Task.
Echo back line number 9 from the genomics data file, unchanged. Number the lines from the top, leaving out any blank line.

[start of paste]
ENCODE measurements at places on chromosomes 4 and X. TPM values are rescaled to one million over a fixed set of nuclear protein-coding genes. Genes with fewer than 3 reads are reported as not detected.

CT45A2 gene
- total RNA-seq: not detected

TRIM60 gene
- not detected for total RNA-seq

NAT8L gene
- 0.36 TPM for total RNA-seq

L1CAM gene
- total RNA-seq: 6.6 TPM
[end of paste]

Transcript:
- total RNA-seq: 6.6 TPM